Warren Buffet Advocates for Progressive Taxation

It's not the kind of thing that greedy millionaires want to hear, but Arnold Schwarzenegger's economic adviser, billionaire Warren Buffet, is suggesting that property taxes should be raised in California. (Warren Buffet also supports the federal estate tax, or the "death tax," as the conservative propagandists have labelled it.)

Buffet is the world's second-richest man, so he should know a thing or two about taxes.
Buffett makes a strong point. He told the [Wall Street] Journal that his home in Omaha is valued at $500,000 and that he's paying more than $14,000 in annual property taxes.

But Buffett also owns a home in Laguna Beach (Orange County). It's valued at $4 million, yet he pays only $2,264 in annual property taxes.

Moreover, he noted that taxes on his Omaha residence rose almost $2,000 this year. Taxes on his California house climbed a mere $23.

The reason, of course, is Prop. 13, the 1978 measure that generally limits property-tax increases to 2 percent a year.

The original idea was to prevent seniors and others on limited incomes from being tossed onto the street. The result, at least in part, has been a gaping hole in the state's budget reserves.

Buffett stressed that any decision Schwarzenegger makes will be his own. But when a guy of Buffett's fiscal stature speaks, even Terminators listen. "You've got to look at everything," Buffett said of potential solutions to California's economic woes.

Even those who oppose the idea of raising property taxes understand that public services cost money, and the funds have to come from some sort of tax. Kevin Wiley, president of the San Francisco Homeowners Association Political Action Committee, opposes repealing Prop. 13, but also "is equally cognizant of the fact that Bay Area homeowners have long lamented the quality of services received from local and state authorities. Police departments, fire departments, schools, roads -- all could be far better funded."
"You can't have it both ways," Wiley acknowledged. "You can't want property taxes to stay low and complain that services aren't what they used to be."

Ken Willis, president of the 14,500-member League of California Homeowners, said he can't imagine legislators ever receiving the go-ahead from voters for an increase in property taxes. "Once you give something away," he observed, "it's hard to take it back."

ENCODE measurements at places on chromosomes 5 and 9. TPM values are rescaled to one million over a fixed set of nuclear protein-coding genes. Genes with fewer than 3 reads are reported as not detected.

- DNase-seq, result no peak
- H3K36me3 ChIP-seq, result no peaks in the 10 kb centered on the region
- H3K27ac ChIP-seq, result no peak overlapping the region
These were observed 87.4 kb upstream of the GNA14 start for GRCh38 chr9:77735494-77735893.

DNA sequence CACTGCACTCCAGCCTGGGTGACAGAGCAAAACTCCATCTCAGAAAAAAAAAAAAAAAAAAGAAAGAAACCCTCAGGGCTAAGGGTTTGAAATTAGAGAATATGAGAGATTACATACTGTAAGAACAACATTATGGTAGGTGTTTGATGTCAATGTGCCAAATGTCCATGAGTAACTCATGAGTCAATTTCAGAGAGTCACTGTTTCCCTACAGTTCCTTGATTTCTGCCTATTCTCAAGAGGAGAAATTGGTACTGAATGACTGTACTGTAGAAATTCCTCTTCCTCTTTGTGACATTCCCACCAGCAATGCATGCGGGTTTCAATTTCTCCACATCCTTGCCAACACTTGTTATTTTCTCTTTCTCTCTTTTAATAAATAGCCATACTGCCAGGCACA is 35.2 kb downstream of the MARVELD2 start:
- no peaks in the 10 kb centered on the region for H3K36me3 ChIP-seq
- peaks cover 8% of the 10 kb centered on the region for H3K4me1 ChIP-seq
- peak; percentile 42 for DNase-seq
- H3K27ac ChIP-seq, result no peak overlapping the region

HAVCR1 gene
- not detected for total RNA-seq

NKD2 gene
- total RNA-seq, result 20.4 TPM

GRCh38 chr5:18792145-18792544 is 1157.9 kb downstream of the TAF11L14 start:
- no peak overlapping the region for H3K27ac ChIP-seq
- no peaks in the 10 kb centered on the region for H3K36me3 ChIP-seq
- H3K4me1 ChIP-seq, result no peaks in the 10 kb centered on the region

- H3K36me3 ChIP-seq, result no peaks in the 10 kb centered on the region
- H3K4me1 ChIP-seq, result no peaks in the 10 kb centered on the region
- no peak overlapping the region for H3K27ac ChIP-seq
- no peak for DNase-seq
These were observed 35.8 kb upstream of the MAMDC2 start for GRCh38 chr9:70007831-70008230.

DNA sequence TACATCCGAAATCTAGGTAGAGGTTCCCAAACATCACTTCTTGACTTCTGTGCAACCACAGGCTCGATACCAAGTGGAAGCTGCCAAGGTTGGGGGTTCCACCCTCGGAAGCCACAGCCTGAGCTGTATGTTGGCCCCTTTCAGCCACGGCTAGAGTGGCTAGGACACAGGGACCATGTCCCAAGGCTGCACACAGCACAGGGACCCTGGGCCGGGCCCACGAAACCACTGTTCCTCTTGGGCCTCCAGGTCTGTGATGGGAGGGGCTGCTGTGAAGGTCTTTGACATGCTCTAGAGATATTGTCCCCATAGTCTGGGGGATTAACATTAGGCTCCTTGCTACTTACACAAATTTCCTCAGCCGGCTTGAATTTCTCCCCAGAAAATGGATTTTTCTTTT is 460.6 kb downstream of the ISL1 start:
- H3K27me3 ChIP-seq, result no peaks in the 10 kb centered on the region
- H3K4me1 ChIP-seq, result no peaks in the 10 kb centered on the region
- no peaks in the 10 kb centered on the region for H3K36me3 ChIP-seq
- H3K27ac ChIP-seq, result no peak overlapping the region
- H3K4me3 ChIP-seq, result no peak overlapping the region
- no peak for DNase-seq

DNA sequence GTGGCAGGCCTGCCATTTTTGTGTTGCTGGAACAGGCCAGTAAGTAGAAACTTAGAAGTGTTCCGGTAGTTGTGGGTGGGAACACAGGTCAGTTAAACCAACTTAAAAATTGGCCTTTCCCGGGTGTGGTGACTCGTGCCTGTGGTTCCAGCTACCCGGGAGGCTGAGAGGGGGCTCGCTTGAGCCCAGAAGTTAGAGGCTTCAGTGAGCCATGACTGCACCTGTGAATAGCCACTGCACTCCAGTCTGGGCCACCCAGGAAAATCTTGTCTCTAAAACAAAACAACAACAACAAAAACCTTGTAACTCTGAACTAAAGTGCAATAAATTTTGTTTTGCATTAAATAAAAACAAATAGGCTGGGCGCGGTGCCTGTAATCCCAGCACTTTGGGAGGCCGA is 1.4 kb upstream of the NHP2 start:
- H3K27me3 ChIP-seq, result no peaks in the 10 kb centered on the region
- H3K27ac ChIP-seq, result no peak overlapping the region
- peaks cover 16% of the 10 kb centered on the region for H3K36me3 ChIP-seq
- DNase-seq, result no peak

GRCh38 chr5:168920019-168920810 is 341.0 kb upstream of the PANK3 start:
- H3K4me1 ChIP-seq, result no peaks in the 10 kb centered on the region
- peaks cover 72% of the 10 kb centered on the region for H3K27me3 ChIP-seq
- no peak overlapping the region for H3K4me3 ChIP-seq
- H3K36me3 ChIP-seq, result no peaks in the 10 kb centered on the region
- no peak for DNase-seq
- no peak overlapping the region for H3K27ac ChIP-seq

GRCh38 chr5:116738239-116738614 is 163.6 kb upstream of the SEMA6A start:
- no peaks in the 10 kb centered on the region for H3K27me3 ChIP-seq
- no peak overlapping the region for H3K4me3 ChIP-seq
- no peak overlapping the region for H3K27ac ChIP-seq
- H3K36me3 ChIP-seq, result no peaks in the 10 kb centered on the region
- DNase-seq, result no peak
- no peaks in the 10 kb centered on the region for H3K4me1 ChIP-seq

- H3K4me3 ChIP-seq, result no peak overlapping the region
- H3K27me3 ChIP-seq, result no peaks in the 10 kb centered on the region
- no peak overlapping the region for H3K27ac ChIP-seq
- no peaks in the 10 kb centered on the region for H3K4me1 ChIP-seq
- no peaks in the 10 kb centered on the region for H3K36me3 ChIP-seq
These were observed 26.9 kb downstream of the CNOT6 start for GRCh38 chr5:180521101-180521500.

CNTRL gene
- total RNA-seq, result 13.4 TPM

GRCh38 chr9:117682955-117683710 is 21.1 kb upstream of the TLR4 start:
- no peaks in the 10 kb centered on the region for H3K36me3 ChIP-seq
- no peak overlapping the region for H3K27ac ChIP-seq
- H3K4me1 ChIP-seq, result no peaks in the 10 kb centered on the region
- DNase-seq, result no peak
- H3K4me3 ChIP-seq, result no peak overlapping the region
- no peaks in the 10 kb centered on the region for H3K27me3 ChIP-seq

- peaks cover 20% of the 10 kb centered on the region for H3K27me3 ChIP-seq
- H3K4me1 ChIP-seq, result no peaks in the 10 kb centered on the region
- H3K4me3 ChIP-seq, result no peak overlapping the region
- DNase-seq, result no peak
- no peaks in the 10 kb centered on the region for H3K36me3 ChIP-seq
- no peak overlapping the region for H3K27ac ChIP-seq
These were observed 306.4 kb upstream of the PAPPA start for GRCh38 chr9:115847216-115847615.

But Willis also serves as a City Council member in Upland (San Bernardino County), and he understands that someone has to foot the bill for all the services Californians take for granted.

"The money may not come from property taxes," he said, "but it will have to come from somewhere. Higher sales taxes maybe, or creation of a value-added tax like they have in Europe."

Ironically, the question of taxation and fiscal responsibility is the same dilemma we're facing nationally. It's ironic because the Republicans criticize Gray Davis for the record deficit under his leadership, while President Bush seems relatively unaffected by the record deficit he's managed on his watch. Bush can blame the struggling economy on 9-11 and the War on Terrorism, but his tax cuts for the rich seem to be doing nothing but insulting hardworking non-millionaires. Over three million Americans have lost their job since Bush's first round of tax cuts. By now they must be wondering about the logic behind Bush giving an $88,000 refund to the average millionaire while they received just $300.

It makes sense that the battle over progressive tax policy should be waged in California. The Republican-led recall in California is little more than a power grab, and California appears to be a major threat to the GOP's current dominance in American politics. Whether or not Schwarzenegger, or anyone else, can take back a tax cut, especially a 25-year-old one like Prop. 13, remains to be seen. But unless it be can done in California, it's unlikely it will be considered as long as borrow-and-spend Republicans run the White House and Congress.